Is there anything more gastronomically satisfying to an outdoorsman than a meal prepared in his own element? Be it a far-removed woodland or a full-facility campground, food cooked in camp can be pure manna, a veritable godly feast.
Now, my friends, I unequivocally stand by what I just wrote. However, I have one request. I need you to note before reading further that I distinctly said, “Can be.” While I consider Nature perfect, she is, I’ll admit, often apt to make one’s outdoor culinary endeavors less than such. Maybe that’s just the price paid for being human, but it’s no less vexing.
Nature can, for instance, get herself a sudden urge to drop the overnight temperature to just above freezing. FYI: when she gets this notion, it takes approximately 40 years for coffee and eggs to boil on a portable camp stove. Frostbite and hypothermia arrive much sooner.
Ever been cooking in camp, proud of the goulash you’re creating, when a freak wind gust appears from nowhere? It is the only wind you’ve felt all day and it lasts only a few seconds, but, wouldn’t you know it, you’ve just that instant removed the lid from the stewpot. The breeze abates and your smoke-closed eyes reopen to discover your entrée “seasoned” with ashes and every flying insect species known to man. On the plus side, the bugs and ashes lend interesting textures and flavors. On the negative? Well, they’re bugs and ashes!
Don’t you just love lying in a tent for hours during a rainstorm waiting for an opportunity to cook a little something? I’m hungry, I’m in the middle of a national wilderness area and there isn’t a McDonalds within 50 miles, let alone walking distance. Finally, the rain lets up. I gather deadfall for a cookfire. I have no trouble starting it; I’m adept at lighting fires under all conditions, even wet. Trouble is, wet wood smokes. Given the right circumstances, it really smokes. Smoke in a national wilderness draws attention. Whirling blades on Fire/Rescue helicopters put out campfires, no matter how hard it was starting them. People who fly Fire/Rescue helicopters can get really miffed when they’re called out in dangerous flying weather to discover the “emergency” is only me, trying to fry a little bacon.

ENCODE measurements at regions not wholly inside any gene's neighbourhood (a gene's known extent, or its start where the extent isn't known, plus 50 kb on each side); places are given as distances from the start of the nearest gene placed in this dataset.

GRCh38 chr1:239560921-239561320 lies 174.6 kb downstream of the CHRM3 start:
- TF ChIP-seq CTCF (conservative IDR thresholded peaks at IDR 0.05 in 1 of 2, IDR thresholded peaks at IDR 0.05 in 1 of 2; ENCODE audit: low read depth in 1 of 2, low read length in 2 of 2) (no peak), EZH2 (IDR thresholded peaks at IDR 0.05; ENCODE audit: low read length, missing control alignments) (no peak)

Nature has other ways of making outdoor cookery “adventurous.” Try fighting off hordes of food-pilfering raccoons in campgrounds where foolish people have intentionally fed the masked bandits for years. And don’t forget bears. They never appear in raccoon-like numbers and are seldom as obstinate. They can, however, totally destroy a campsite while rifling it for one’s leftovers. They’re also big enough to eat the camp chef. Just thought I’d mention it.
If you’re far enough south, you get gnats. Gnats fly into any available animal’s body orifices (human included) and then land on your food. On the one hand, that’s gross and disgusting. On the other, it’s not such a big deal. After all, it’s hard to tell a smattering of gnats from a sprinkling of black pepper and they can impart a rather delicate sweet taste that isn’t at all unpleasant. Provided, that is, one refrains from thinking of all their previous landing sites.
It’s remiss to blame Mother Nature for all my outdoor cooking foibles. Many are just plain human miseries. I forget to tie back my beautiful long locks and they get singed in the fire or fall into the soup. On a hot, humid day I invariably sweat profusely into the coffeepot. And, speaking of coffee, I often forget good old camp coffee boiled the way my ancestors did it should never be completely quaffed from the cup. I take that last swallow and my mouth fills with coffee grounds, which cannot be completely expectorated, even with two days’ worth of spitting. A certain brand of coffee may indeed be “Good to the last drop,” but boiled in camp it is good to the last “bite” as well.
On second thought, brethren, just forget that first paragraph. Despite the romance, it just ain’t worth it.
Pass the potted meat and Vyeenees, please.
Bob Kornegay writes a weekly outdoors column for The Albany Herald.